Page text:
Cancer Rates May Have Gone Down 22%, But Be Cautious About The Growing Number of Cancer Causing Factors, Expert Says!


This is something to celebrate. The rate of Americans dying from cancer has been going down since 1991. The decrease in cancer fatalities is from 215 per 100,000 individuals or .215 % in1 991to 169 per 100,000 individuals or .169 % in 2011 researchers revealed.

That corresponds to about 1.5 million Americans who cheated death. The drop can be attributed to the effective campaign against smoking which resulted in the decline in the number of smokers along with the much improved cancer awareness programs, especially prevention, early detection, and effective treatment methods. This is according to the research study sponsored by the American Cancer Society.

“Further reductions in cancer death rates can be accelerated by applying existing cancer control knowledge across all segments of the population, with an emphasis on those in the lowest socioeconomic bracket and other disadvantaged populations,” write Rebecca Siegel and her colleagues in CA: A Cancer Journal for Clinicians.

The latest report was culled from the information available from the National Cancer Institute, the Centers for Disease Control and Prevention, and the National Center for Health Statistics.

From 2007 to 2011, the data showed an improving trend with cancer cases among men dropping by 1.8%; there was no change among women. Inclusive of those years, cancer fatalities have also dropped by the same percentage with regards to male patients; among women, the decline was a little lower at 1.4 %.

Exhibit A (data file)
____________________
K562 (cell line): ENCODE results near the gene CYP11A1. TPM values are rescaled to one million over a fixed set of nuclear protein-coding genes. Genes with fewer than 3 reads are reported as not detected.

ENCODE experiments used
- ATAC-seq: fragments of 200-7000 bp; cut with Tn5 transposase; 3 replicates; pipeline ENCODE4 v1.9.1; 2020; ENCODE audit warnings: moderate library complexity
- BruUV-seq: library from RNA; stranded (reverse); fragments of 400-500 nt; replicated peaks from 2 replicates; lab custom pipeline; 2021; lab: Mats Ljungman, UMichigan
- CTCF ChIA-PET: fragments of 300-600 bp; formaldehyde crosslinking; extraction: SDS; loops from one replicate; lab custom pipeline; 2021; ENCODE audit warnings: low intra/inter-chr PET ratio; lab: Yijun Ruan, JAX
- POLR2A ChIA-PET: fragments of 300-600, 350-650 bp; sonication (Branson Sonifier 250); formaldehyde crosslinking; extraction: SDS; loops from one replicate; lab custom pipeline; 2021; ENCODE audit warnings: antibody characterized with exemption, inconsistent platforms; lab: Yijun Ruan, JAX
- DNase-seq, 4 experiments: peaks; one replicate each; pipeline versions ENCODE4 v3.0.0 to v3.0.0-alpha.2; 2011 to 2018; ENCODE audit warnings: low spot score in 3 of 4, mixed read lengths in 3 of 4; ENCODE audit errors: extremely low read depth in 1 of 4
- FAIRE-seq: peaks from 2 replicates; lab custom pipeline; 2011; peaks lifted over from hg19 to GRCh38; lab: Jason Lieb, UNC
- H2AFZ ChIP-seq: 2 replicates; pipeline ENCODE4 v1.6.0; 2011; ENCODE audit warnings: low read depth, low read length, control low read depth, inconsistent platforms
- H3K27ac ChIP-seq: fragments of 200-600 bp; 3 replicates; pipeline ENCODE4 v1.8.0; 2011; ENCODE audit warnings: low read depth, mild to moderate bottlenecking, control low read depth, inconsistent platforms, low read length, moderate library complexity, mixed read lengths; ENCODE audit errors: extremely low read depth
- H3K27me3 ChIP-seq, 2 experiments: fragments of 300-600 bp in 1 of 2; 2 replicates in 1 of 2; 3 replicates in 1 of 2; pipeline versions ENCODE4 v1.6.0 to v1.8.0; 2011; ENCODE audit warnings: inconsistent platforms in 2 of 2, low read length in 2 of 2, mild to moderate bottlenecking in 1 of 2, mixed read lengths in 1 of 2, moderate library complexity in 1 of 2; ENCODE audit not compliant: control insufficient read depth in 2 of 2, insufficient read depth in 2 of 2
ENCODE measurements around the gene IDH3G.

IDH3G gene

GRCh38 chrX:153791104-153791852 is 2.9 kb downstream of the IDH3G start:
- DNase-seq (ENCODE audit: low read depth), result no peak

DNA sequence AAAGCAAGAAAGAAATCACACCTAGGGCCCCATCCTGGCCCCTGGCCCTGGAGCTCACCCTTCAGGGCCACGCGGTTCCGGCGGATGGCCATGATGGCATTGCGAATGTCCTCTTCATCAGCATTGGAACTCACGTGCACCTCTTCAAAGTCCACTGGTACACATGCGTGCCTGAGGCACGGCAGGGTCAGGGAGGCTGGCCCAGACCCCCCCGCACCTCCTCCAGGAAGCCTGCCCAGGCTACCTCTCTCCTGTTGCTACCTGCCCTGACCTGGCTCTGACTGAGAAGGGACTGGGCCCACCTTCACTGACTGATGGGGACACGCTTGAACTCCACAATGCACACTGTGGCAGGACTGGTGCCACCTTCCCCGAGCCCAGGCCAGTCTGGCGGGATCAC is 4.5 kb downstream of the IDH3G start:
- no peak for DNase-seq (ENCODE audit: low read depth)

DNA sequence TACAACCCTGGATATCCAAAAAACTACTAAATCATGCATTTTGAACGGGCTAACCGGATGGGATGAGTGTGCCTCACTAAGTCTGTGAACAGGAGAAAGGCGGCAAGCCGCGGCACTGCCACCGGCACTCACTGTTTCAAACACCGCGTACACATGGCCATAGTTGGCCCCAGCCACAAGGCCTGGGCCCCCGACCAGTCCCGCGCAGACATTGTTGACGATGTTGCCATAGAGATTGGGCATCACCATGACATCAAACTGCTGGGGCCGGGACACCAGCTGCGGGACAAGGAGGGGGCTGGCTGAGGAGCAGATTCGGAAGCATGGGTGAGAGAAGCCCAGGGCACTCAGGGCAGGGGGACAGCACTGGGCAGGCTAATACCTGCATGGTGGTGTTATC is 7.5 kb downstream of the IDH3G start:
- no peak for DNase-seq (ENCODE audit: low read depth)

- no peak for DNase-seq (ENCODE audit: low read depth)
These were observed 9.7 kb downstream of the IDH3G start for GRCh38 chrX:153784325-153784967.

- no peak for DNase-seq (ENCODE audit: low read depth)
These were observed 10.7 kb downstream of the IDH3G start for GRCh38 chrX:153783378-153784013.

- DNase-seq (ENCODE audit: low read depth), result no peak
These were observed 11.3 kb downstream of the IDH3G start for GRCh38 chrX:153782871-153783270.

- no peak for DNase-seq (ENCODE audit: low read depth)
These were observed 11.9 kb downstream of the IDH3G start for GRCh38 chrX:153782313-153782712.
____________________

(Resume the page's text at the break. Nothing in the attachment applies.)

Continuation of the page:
However, the drop of fatalities differ from state to state. During the past 20 years, some states have suffered less fatalities compared to others. The benefits were not shared by all Americans in equal proportions.

You will find that death caused by cancer in the Southern Part of the country is only 15% while the decline in the Northern States is up to 20 %. As of the present, Southern States still have the highest number of cancer related fatalities.

“The large geographic variation in cancer death rates and trends reflects differences in risk factor patterns, such as smoking and obesity, as well as disparities in the national distribution of poverty and access to health care, which have increased over time,” the researchers write.

The researchers were able to estimate the possible prevalence of cancer and the deaths that’ll come with it for the coming year 2015 by using the same sources.

The projection is around 1.7 million Americans will suffer from cancer with about 590,000 dying from the disease next year.

The projection also predicts that prostate cancer will still top the most diagnosed cancer among the male population; among women, breast cancer will remain the most diagnosed. Lung cancer will go on to hound the most number of men and women.

Leukemia will continue to victimize children ages one to fourteen years old. While those who are ages fifteen to nineteen will have to be weary of brain and nervous system cancers, according to the researchers.

Dr. Steven Rosen, provost and chief scientific officer at City of Hope, said that Americans should be aware that there are more means of getting cancer today and the number of cancer victims may rise from conditions such as obesity.

“Recreational marijuana use can increase lung cancer and the rise of sexually transmitted diseases is associated with cancer risk,” said Rosen, who wasn’t involved in the new study. “In addition, cancer is associated with aging, and as life expectancy fortunately increases, cancer rates will rise proportionately.”




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